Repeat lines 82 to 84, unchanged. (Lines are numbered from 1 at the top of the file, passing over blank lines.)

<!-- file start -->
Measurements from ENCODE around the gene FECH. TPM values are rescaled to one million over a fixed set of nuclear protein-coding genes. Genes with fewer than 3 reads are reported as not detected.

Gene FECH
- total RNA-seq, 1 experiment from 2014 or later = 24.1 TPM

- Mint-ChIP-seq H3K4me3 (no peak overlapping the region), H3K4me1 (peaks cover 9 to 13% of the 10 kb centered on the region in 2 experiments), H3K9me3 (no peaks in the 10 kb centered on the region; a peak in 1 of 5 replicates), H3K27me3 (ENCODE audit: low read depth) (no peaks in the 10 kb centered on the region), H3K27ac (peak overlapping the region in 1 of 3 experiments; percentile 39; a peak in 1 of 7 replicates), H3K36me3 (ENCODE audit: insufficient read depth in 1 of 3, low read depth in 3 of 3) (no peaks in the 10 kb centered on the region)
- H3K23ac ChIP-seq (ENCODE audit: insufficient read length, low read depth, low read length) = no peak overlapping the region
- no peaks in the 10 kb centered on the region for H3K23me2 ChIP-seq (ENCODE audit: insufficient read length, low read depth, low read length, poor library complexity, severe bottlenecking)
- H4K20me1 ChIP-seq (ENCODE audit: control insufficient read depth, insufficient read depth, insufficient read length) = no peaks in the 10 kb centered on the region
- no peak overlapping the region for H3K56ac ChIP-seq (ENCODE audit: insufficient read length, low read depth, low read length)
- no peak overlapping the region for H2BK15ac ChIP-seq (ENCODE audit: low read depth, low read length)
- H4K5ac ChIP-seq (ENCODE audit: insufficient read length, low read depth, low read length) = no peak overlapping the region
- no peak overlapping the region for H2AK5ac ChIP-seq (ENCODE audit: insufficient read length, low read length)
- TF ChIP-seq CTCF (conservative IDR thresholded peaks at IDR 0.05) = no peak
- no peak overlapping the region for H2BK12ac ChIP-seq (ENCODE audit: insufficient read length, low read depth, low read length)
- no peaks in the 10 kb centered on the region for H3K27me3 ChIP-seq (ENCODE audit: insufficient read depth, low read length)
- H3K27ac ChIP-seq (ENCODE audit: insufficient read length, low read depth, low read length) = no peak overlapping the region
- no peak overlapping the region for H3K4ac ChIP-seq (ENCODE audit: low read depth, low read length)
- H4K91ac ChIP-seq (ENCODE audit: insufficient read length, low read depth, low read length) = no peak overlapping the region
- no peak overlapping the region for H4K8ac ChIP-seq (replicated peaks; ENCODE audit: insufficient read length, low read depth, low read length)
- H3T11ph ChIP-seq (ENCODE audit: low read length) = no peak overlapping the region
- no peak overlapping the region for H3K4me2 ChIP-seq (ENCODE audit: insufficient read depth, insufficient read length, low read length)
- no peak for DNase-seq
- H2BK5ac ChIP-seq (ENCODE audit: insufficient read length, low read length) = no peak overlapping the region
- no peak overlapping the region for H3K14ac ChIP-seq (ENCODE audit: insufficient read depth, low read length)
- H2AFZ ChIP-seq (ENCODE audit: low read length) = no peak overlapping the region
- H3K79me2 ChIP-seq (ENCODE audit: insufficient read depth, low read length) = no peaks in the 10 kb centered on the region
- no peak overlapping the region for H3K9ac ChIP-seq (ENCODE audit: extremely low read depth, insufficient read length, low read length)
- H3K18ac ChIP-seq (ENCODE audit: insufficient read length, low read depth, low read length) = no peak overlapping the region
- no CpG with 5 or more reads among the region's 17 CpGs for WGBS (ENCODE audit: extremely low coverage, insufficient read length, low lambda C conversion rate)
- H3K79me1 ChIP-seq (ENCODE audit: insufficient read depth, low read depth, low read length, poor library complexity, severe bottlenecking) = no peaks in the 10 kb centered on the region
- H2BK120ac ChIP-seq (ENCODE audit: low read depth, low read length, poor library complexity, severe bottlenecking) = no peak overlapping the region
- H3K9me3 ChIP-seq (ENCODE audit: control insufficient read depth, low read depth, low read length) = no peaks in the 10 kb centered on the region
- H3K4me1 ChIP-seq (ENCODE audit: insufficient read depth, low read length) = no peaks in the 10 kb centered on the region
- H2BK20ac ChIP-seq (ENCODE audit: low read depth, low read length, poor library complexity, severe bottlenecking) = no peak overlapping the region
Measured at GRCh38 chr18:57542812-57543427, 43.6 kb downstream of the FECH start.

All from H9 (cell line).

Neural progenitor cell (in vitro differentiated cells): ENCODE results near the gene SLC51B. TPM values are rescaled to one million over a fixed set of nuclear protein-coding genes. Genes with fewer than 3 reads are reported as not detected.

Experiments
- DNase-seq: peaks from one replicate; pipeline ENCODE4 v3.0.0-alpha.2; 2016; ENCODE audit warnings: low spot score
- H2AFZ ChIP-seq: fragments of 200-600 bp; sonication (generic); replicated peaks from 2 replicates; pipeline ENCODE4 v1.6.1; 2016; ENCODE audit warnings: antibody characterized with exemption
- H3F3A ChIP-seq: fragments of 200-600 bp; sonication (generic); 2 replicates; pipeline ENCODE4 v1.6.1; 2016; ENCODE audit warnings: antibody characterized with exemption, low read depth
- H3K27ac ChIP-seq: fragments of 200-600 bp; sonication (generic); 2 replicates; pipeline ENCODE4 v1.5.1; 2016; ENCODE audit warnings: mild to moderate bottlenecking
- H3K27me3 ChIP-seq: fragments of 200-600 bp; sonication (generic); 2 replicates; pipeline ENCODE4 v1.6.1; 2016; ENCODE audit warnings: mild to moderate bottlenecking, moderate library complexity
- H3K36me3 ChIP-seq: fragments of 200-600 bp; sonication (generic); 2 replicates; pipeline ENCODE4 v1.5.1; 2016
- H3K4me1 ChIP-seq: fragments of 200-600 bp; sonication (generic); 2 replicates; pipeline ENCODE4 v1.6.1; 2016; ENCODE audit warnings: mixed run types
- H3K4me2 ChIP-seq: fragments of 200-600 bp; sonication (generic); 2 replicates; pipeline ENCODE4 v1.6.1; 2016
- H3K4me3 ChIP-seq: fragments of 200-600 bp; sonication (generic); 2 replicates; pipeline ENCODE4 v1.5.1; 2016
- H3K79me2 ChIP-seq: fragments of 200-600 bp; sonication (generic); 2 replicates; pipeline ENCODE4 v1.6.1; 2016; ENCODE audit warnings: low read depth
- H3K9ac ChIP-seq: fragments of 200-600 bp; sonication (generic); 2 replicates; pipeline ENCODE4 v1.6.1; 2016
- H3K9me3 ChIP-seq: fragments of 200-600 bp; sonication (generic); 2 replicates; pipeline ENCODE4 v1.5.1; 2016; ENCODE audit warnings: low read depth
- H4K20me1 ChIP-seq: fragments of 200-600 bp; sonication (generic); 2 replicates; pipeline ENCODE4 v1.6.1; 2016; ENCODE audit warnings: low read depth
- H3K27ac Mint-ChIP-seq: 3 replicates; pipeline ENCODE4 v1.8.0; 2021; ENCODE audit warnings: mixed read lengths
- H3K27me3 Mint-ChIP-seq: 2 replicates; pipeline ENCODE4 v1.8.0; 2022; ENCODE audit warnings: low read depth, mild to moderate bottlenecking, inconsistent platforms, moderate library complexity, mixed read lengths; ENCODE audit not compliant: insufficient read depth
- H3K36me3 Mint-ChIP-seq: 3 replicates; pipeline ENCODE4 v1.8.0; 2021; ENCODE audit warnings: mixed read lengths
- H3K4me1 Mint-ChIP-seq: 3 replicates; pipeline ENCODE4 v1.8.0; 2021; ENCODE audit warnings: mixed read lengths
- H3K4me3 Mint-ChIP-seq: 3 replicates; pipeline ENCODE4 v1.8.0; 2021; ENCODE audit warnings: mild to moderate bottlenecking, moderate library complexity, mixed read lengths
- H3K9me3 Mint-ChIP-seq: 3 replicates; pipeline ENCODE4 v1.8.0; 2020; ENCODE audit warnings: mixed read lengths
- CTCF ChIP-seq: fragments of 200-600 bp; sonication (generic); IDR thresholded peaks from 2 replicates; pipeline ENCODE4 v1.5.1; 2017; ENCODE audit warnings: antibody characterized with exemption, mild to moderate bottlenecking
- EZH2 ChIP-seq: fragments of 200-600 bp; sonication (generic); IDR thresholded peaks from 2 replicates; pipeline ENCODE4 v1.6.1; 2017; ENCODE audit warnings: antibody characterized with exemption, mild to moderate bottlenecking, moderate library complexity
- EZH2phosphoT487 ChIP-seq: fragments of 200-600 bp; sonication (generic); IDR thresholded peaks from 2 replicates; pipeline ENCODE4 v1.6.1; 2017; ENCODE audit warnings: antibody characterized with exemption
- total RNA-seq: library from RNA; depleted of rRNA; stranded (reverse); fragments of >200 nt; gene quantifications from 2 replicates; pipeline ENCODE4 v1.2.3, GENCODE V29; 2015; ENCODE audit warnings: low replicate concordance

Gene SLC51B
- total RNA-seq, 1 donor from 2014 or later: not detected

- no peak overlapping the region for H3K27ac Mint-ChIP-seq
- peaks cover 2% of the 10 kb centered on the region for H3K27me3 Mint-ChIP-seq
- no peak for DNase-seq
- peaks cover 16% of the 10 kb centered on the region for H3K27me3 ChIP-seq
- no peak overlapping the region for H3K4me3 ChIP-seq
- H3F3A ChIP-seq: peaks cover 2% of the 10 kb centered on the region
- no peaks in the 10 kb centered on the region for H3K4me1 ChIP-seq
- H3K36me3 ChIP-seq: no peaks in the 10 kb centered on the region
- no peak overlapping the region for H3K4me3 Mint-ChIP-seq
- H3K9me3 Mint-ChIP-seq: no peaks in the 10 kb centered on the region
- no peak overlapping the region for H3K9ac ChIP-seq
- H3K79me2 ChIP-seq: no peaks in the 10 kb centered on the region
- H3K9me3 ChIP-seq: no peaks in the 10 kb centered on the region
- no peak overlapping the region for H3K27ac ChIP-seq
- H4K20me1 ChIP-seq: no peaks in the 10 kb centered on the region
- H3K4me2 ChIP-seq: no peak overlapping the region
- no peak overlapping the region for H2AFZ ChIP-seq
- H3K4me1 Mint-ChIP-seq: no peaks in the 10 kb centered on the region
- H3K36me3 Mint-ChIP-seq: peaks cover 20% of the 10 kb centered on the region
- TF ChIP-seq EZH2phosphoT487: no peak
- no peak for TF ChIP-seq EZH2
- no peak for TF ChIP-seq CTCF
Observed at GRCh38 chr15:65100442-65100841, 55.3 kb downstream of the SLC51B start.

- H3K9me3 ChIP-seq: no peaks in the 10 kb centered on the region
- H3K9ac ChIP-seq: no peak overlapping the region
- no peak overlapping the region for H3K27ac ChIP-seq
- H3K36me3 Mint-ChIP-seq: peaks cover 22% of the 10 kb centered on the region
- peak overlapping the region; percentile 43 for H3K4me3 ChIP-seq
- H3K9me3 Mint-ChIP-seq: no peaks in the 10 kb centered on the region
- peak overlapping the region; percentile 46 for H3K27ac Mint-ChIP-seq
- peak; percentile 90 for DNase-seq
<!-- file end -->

- TF ChIP-seq EZH2phosphoT487: no peak
- no peak for TF ChIP-seq EZH2
- no peak for TF ChIP-seq CTCF